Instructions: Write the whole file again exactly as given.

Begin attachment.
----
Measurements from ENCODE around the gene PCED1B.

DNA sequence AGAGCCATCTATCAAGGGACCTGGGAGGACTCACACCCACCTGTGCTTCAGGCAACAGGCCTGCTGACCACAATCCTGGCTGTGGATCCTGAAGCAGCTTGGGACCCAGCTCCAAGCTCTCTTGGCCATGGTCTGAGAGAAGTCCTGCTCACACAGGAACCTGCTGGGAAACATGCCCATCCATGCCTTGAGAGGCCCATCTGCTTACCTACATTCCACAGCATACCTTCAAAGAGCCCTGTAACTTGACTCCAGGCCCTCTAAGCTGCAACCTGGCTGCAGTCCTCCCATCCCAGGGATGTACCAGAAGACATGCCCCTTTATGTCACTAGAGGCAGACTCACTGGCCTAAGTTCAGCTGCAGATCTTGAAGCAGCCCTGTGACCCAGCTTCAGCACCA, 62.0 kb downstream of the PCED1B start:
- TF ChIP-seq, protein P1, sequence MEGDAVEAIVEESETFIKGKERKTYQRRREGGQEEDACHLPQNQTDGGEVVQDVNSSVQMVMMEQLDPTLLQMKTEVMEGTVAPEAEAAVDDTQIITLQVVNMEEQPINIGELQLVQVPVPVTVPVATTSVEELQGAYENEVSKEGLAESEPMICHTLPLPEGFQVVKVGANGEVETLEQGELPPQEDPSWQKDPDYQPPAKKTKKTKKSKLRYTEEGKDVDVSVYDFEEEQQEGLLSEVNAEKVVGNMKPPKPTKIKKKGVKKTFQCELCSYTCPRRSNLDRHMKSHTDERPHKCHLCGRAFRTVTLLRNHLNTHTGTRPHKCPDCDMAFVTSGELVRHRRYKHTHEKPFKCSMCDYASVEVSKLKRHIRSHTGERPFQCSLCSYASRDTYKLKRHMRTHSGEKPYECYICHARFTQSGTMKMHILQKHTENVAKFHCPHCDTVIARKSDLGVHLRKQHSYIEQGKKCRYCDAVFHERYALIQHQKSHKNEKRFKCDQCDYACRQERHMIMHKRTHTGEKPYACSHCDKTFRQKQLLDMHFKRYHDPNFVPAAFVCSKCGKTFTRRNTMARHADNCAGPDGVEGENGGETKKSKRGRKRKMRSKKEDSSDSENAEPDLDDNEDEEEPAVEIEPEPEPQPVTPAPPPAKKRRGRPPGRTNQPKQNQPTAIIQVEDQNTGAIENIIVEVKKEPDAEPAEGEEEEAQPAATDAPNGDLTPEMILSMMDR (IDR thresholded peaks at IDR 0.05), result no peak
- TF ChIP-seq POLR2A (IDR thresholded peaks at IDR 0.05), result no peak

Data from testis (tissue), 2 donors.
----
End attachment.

Measurements from ENCODE around the gene PCED1B.

DNA sequence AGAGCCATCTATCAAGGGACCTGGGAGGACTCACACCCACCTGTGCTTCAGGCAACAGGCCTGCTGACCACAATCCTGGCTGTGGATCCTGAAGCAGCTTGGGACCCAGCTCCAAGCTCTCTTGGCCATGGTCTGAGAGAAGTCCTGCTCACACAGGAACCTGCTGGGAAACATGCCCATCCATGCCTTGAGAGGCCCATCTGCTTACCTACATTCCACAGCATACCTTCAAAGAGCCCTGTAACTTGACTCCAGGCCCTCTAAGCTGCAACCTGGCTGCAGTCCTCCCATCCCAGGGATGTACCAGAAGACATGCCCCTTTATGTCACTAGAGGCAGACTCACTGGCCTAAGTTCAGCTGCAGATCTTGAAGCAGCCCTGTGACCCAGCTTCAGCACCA, 62.0 kb downstream of the PCED1B start:
- TF ChIP-seq, protein P1, sequence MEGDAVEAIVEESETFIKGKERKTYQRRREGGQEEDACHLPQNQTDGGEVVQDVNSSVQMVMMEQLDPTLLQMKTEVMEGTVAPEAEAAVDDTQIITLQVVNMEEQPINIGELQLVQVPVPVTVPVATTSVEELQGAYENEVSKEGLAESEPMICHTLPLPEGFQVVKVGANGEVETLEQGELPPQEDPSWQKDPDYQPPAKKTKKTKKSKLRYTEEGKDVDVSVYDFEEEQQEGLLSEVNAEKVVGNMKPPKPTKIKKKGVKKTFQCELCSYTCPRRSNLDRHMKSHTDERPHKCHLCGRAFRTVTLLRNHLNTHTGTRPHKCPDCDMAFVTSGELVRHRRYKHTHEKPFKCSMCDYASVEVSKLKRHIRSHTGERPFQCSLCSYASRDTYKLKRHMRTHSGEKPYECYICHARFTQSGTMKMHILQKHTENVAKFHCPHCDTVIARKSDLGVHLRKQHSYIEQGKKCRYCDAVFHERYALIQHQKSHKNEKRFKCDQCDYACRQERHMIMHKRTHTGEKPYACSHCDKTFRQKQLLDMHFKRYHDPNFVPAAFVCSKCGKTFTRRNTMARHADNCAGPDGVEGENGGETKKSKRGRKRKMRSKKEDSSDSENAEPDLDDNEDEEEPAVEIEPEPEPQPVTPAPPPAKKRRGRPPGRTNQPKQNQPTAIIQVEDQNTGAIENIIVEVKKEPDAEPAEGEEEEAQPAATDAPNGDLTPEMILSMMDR (IDR thresholded peaks at IDR 0.05), result no peak
- TF ChIP-seq POLR2A (IDR thresholded peaks at IDR 0.05), result no peak

Data from testis (tissue), 2 donors.